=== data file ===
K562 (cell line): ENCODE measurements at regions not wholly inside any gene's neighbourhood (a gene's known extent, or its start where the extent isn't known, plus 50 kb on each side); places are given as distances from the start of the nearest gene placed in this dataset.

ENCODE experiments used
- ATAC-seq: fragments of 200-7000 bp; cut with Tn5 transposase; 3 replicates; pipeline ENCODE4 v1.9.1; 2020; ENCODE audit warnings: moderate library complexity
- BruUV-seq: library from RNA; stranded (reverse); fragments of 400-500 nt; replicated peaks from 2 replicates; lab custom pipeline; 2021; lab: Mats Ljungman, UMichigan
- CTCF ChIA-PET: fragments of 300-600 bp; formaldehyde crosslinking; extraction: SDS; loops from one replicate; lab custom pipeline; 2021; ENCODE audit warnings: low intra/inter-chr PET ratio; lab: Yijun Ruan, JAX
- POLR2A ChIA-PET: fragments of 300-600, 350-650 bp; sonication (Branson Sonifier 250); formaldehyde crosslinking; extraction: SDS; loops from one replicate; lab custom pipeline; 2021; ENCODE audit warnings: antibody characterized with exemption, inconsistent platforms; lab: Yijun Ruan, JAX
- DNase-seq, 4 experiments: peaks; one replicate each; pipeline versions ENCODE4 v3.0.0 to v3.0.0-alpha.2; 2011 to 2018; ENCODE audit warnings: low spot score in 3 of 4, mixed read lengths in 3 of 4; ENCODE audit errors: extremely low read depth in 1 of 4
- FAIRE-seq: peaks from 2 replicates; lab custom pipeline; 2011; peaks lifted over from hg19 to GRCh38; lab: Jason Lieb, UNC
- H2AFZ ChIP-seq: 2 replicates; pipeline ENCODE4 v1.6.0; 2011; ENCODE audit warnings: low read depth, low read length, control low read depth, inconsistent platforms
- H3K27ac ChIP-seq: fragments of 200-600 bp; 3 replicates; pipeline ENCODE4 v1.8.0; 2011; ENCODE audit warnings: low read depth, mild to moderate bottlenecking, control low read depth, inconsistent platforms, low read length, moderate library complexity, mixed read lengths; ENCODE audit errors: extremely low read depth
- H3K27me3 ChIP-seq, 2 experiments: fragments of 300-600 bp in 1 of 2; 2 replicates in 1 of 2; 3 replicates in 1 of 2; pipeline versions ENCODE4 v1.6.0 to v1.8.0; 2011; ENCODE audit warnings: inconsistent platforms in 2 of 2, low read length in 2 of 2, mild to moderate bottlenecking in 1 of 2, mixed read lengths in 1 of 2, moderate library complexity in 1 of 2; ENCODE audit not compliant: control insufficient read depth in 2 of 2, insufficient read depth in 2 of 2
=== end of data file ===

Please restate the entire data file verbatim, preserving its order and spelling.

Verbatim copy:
K562 (cell line): ENCODE measurements at regions not wholly inside any gene's neighbourhood (a gene's known extent, or its start where the extent isn't known, plus 50 kb on each side); places are given as distances from the start of the nearest gene placed in this dataset.

ENCODE experiments used
- ATAC-seq: fragments of 200-7000 bp; cut with Tn5 transposase; 3 replicates; pipeline ENCODE4 v1.9.1; 2020; ENCODE audit warnings: moderate library complexity
- BruUV-seq: library from RNA; stranded (reverse); fragments of 400-500 nt; replicated peaks from 2 replicates; lab custom pipeline; 2021; lab: Mats Ljungman, UMichigan
- CTCF ChIA-PET: fragments of 300-600 bp; formaldehyde crosslinking; extraction: SDS; loops from one replicate; lab custom pipeline; 2021; ENCODE audit warnings: low intra/inter-chr PET ratio; lab: Yijun Ruan, JAX
- POLR2A ChIA-PET: fragments of 300-600, 350-650 bp; sonication (Branson Sonifier 250); formaldehyde crosslinking; extraction: SDS; loops from one replicate; lab custom pipeline; 2021; ENCODE audit warnings: antibody characterized with exemption, inconsistent platforms; lab: Yijun Ruan, JAX
- DNase-seq, 4 experiments: peaks; one replicate each; pipeline versions ENCODE4 v3.0.0 to v3.0.0-alpha.2; 2011 to 2018; ENCODE audit warnings: low spot score in 3 of 4, mixed read lengths in 3 of 4; ENCODE audit errors: extremely low read depth in 1 of 4
- FAIRE-seq: peaks from 2 replicates; lab custom pipeline; 2011; peaks lifted over from hg19 to GRCh38; lab: Jason Lieb, UNC
- H2AFZ ChIP-seq: 2 replicates; pipeline ENCODE4 v1.6.0; 2011; ENCODE audit warnings: low read depth, low read length, control low read depth, inconsistent platforms
- H3K27ac ChIP-seq: fragments of 200-600 bp; 3 replicates; pipeline ENCODE4 v1.8.0; 2011; ENCODE audit warnings: low read depth, mild to moderate bottlenecking, control low read depth, inconsistent platforms, low read length, moderate library complexity, mixed read lengths; ENCODE audit errors: extremely low read depth
- H3K27me3 ChIP-seq, 2 experiments: fragments of 300-600 bp in 1 of 2; 2 replicates in 1 of 2; 3 replicates in 1 of 2; pipeline versions ENCODE4 v1.6.0 to v1.8.0; 2011; ENCODE audit warnings: inconsistent platforms in 2 of 2, low read length in 2 of 2, mild to moderate bottlenecking in 1 of 2, mixed read lengths in 1 of 2, moderate library complexity in 1 of 2; ENCODE audit not compliant: control insufficient read depth in 2 of 2, insufficient read depth in 2 of 2